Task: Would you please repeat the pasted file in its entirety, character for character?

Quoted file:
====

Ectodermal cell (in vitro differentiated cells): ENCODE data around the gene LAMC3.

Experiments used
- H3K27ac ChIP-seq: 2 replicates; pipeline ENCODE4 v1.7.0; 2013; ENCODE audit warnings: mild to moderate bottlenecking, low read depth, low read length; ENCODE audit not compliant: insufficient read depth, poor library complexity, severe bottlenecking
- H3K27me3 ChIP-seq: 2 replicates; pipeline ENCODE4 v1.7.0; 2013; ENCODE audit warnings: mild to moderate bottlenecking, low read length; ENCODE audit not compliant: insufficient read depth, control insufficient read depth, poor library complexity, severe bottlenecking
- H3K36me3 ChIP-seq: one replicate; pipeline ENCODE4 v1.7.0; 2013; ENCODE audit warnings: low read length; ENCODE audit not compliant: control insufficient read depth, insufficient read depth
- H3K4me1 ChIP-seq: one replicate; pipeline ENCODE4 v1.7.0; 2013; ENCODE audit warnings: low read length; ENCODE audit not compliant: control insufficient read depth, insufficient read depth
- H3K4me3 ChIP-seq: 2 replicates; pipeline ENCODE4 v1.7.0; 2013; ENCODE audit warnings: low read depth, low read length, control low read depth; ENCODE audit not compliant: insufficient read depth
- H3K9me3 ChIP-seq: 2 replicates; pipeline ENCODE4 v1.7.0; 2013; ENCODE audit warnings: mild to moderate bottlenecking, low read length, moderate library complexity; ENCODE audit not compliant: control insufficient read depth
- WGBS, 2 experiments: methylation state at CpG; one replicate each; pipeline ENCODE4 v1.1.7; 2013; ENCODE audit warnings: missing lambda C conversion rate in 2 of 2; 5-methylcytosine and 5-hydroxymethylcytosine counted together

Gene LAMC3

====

Ectodermal cell (in vitro differentiated cells): ENCODE data around the gene LAMC3.

Experiments used
- H3K27ac ChIP-seq: 2 replicates; pipeline ENCODE4 v1.7.0; 2013; ENCODE audit warnings: mild to moderate bottlenecking, low read depth, low read length; ENCODE audit not compliant: insufficient read depth, poor library complexity, severe bottlenecking
- H3K27me3 ChIP-seq: 2 replicates; pipeline ENCODE4 v1.7.0; 2013; ENCODE audit warnings: mild to moderate bottlenecking, low read length; ENCODE audit not compliant: insufficient read depth, control insufficient read depth, poor library complexity, severe bottlenecking
- H3K36me3 ChIP-seq: one replicate; pipeline ENCODE4 v1.7.0; 2013; ENCODE audit warnings: low read length; ENCODE audit not compliant: control insufficient read depth, insufficient read depth
- H3K4me1 ChIP-seq: one replicate; pipeline ENCODE4 v1.7.0; 2013; ENCODE audit warnings: low read length; ENCODE audit not compliant: control insufficient read depth, insufficient read depth
- H3K4me3 ChIP-seq: 2 replicates; pipeline ENCODE4 v1.7.0; 2013; ENCODE audit warnings: low read depth, low read length, control low read depth; ENCODE audit not compliant: insufficient read depth
- H3K9me3 ChIP-seq: 2 replicates; pipeline ENCODE4 v1.7.0; 2013; ENCODE audit warnings: mild to moderate bottlenecking, low read length, moderate library complexity; ENCODE audit not compliant: control insufficient read depth
- WGBS, 2 experiments: methylation state at CpG; one replicate each; pipeline ENCODE4 v1.1.7; 2013; ENCODE audit warnings: missing lambda C conversion rate in 2 of 2; 5-methylcytosine and 5-hydroxymethylcytosine counted together

Gene LAMC3